Organotin compounds are typically very active catalysts for the reaction of isocyanates with polyols. Often the reaction is so rapid that the liquid formulation employed to prepare the foam becomes too viscous to flow into every part of the mold or other container into which it is poured. When incomplete filling of the mold occurs, the shape of the final foam does not coincide with that of the mold or other container in which it is formed, and the foam article must therefore often be rejected. The value of rigid urethane foam as an insulating material is considerably reduced if the foam does not completely fill the space between the inner and outer walls of a building or of a container employed to maintain the temperature of a solid or liquid that is stored therein by inhibiting heat transfer.
An objective of this invention is to delay the cream time of rigid polyurethane foams prepared using the combination of a tetravalent organotin compound and a tertiary amine as the gel catalyst. Surprisingly it has now been found that this objective can be achieved using certain sulfur-containing diorganotin compounds as one component of the gel catalyst.
This invention provides a method for lengthening the cream time during the preparation of rigid cellular polyurethanes by reacting a polyol containing at least two active hydrogen atoms per molecule, as determined by the Zerewitinoff method, with a polyfunctional isocyanate, the reaction being conducted in the presence of a blowing agent, a surfactant and an effective amount of a latent gel catalyst consisting essentially of a diorganotin compound represented by a formula selected from the group consisting of R1 R2 SnSx, R1 R2 Sn(SCN)2, (R1 R2 SnSCN)2 Sx and (R1 R2 SnSCN)2 O and a tertiary amine of the formula R3 R4 R5 N or a heterocyclic tertiary amine, wherein R1 and R2 are individually selected from the group consisting of alkyl containing from 1 to 20 carbon atoms, cycloalkyl, aryl, aralkyl and alkaryl, R3, R4 and R5 are individually selected from the group consisting of alkyl containing from 1 to 20 carbon atoms, hydroxyalkyl containing from 2 to 4 carbon atoms, cycloalkyl, aryl, aralkyl and alkaryl, and x is an integer from 1 to 4 and wherein the concentration of said diorganotin compound is from 0.1 to 10 parts by weight per 100 parts of said polyol and the concentration of said tertiary amine or heterocyclic tertiary amine is from 0.1 to 4 parts by weight per 100 parts of polyol.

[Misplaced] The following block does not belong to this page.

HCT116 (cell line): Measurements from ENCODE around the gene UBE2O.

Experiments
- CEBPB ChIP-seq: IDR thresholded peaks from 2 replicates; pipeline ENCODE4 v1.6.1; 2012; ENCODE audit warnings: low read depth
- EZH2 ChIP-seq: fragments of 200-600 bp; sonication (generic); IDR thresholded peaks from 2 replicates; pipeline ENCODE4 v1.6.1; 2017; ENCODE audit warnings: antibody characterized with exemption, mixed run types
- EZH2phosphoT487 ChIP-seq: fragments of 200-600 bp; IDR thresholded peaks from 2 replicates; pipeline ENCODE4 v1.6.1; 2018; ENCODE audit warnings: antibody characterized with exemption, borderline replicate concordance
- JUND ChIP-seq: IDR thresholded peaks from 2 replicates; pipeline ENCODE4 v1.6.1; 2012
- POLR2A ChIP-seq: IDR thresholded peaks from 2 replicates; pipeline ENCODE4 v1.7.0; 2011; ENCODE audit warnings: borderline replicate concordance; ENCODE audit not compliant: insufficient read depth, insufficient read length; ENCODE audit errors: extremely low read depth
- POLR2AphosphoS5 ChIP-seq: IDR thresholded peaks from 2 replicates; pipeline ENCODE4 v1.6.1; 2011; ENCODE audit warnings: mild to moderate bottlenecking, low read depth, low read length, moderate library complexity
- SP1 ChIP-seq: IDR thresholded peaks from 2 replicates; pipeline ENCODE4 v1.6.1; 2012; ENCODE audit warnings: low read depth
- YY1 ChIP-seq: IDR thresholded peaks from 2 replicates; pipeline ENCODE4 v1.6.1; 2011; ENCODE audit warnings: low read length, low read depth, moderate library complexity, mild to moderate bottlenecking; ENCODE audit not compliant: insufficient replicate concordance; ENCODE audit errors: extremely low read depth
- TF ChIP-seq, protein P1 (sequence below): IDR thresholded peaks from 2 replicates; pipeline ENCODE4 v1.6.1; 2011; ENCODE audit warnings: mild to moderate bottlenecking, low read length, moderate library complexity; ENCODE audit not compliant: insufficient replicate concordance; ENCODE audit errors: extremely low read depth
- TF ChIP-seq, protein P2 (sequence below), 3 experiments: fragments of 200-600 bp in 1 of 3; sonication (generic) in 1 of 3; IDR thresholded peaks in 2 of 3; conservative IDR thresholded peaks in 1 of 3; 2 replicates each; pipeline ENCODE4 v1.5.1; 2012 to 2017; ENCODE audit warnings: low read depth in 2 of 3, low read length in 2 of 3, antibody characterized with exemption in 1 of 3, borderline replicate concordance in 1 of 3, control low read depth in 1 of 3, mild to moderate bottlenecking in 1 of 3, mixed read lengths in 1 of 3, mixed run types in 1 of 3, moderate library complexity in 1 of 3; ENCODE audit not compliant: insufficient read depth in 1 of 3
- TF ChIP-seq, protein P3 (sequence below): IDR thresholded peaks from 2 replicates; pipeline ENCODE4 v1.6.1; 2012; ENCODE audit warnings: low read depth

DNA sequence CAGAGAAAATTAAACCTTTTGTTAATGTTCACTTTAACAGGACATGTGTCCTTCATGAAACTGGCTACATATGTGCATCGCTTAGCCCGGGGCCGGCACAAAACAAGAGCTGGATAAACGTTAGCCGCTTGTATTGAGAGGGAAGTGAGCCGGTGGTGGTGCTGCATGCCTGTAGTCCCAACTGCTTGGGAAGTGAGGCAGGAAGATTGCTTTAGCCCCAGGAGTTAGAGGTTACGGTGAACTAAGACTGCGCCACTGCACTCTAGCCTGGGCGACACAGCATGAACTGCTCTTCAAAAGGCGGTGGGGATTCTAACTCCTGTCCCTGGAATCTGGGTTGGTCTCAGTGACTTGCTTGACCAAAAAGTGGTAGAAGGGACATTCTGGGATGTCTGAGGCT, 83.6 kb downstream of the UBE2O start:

The diorganotin compound that constitutes one component of the present catalysts is a diorganotin sulfide, -dithiocyanate, bis(thiocyanato diorganotin) sulfide or a bis(thiocyanato diorganotin) oxide.
The two hydrocarbon groups of the present diorganotin compounds, represented by R1 and R2 in the foregoing formula, can be alkyl containing from 1 to 20 carbon atoms, cycloalkyl, aryl (particularly phenyl), aralkyl or alkaryl. The alkyl portions of the aralkyl and alkaryl groups contain from 1 to 12 carbon atoms and the aryl portion, an aromatic hydrocarbon, is preferably phenyl. Since the most readily available organotin compounds are those wherein R1 and R2 of the preceding formulae are both methyl, butyl, octyl or phenyl, these compounds would be preferred for use in the precursors of this invention. It should be understood that R1 and R2 can be identical or different.
The optimum concentration of the diorganotin component of the present catalysts will be determined by a number of factors including reactivity of the polyol and isocyanate and the desired cream and rise times. Conventionally this concentration is from 0.1 to 10 parts by weight per 100 parts of polyol, preferably from 0.1 to 5.0 parts.
The diorganotin compound is employed in combination with those tertiary amines conventionally used as gel catalysts in rigid foam formulations. Suitable amines include dimethylethanolamine, N-ethyl morpholine and triethylene diamine. The concentration of amine is preferably from 0.1 to 4 parts by weight per 100 parts of polyol. As previously disclosed the tertiary amine component can contain three monovalent hydrocarbon groups bonded to a nitrogen atom. These hydrocarbon groups are represented by R3, R4 and R5 in the foregoing formula. Alternatively, two of the carbon atoms bonded to the nitrogen atom can be part of the same divalent hydrocarbon group such that the resultant ring contains 5 or 6 atoms, one of which is the nitrogen atom. The ring may also contain one another heteroatom such as oxygen, nitrogen or sulfur. Optionally one or more double bonds can be present in the ring, as would be true for compounds such as pyridine. N-ethyl morpholine, a tertiary amine, contains a 6 membered ring made up of 4 carbon atoms, an oxygen atom and a nitrogen atom. In this instance the ring does not contain any unsaturated sites.
Tertiary amines conventionally employed as catalysts for preparing rigid polyurethane foams include triethylamine, dimethylethanolamine, bis(dimethylaminoethyl) ether, tetramethylbutanediamine, tetramethylethylenediamine, dimethylpiperazine, trimethylaminoethylpiperazine, N-methyldicyclohexylamine, N-cyclohexylmorpholine, N-(2-hydroxyethyl)cyclohexylamine, N-(2-cyanoethyl)cyclohexylamine, N-(3-aminopropyl) cyclohexylamine and N-phenylcyclohexylamine.